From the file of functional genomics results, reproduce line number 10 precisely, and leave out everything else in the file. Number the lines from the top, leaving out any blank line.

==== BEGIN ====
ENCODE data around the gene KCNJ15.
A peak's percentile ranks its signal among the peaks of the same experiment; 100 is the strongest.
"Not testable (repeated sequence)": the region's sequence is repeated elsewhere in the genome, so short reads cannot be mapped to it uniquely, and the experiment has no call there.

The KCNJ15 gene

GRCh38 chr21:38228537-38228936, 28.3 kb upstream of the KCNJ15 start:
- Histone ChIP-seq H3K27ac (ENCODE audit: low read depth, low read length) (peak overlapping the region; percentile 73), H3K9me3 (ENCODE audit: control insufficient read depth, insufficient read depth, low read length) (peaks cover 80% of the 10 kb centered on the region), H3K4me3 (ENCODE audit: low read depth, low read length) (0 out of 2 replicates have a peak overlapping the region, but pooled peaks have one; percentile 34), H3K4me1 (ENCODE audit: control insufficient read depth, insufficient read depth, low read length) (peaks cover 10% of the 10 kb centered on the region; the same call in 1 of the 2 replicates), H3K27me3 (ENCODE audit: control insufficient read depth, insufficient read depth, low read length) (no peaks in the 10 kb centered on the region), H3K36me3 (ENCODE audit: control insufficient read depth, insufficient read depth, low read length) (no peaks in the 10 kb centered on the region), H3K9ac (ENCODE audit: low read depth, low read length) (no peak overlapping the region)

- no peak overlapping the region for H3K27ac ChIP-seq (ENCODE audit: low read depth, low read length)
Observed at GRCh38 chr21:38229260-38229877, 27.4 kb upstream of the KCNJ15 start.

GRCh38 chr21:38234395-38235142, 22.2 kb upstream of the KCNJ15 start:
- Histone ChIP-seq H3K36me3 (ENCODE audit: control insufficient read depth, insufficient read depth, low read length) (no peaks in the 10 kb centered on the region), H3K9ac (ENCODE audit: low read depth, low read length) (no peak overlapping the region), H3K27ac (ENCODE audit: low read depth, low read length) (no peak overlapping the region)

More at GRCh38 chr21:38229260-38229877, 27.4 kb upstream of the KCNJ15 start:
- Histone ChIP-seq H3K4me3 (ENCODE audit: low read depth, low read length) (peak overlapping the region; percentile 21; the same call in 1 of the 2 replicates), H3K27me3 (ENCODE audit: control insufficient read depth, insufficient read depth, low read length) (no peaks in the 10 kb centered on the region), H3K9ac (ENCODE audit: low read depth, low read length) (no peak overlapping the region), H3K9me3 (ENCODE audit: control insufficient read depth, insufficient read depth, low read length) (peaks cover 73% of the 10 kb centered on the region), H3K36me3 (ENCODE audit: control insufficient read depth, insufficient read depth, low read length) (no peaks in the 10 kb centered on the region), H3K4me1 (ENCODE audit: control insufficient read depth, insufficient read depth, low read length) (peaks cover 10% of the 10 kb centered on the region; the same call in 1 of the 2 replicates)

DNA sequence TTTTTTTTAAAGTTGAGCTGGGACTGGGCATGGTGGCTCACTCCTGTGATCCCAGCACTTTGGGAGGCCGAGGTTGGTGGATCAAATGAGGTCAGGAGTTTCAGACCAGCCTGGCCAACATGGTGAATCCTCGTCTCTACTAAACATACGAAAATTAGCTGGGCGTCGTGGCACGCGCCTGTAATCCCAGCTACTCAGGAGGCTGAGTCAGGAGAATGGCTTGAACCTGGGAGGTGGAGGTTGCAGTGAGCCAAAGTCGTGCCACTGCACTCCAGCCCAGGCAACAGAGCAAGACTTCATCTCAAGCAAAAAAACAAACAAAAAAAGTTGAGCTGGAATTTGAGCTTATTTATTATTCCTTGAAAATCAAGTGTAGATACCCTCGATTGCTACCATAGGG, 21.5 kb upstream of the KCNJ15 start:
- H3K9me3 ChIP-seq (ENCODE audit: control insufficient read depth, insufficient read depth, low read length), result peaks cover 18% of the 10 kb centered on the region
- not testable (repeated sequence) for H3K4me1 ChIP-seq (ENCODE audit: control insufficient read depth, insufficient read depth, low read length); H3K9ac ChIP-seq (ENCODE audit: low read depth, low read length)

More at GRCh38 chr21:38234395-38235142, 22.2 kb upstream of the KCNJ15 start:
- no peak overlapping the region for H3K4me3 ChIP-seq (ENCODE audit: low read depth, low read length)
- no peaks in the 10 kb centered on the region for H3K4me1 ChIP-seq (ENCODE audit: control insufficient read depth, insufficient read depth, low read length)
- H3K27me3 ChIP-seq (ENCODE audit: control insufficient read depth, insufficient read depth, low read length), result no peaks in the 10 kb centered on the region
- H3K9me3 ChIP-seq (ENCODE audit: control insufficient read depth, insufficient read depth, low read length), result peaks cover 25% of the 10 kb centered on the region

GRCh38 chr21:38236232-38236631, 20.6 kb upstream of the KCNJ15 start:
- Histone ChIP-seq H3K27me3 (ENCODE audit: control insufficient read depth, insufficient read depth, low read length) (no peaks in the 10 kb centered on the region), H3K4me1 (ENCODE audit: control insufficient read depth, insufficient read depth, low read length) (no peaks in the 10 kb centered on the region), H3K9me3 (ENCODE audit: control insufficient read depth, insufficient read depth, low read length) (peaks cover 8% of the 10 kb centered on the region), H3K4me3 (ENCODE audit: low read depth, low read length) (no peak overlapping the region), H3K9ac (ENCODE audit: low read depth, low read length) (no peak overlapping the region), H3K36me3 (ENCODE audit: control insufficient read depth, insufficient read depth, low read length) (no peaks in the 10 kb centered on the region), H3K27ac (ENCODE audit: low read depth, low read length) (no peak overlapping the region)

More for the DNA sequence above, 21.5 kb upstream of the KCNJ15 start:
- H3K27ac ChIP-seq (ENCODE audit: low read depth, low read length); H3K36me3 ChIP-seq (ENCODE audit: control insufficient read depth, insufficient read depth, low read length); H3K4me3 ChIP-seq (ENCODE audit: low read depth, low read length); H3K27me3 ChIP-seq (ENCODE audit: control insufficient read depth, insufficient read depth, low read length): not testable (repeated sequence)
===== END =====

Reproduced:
- Histone ChIP-seq H3K36me3 (ENCODE audit: control insufficient read depth, insufficient read depth, low read length) (no peaks in the 10 kb centered on the region), H3K9ac (ENCODE audit: low read depth, low read length) (no peak overlapping the region), H3K27ac (ENCODE audit: low read depth, low read length) (no peak overlapping the region)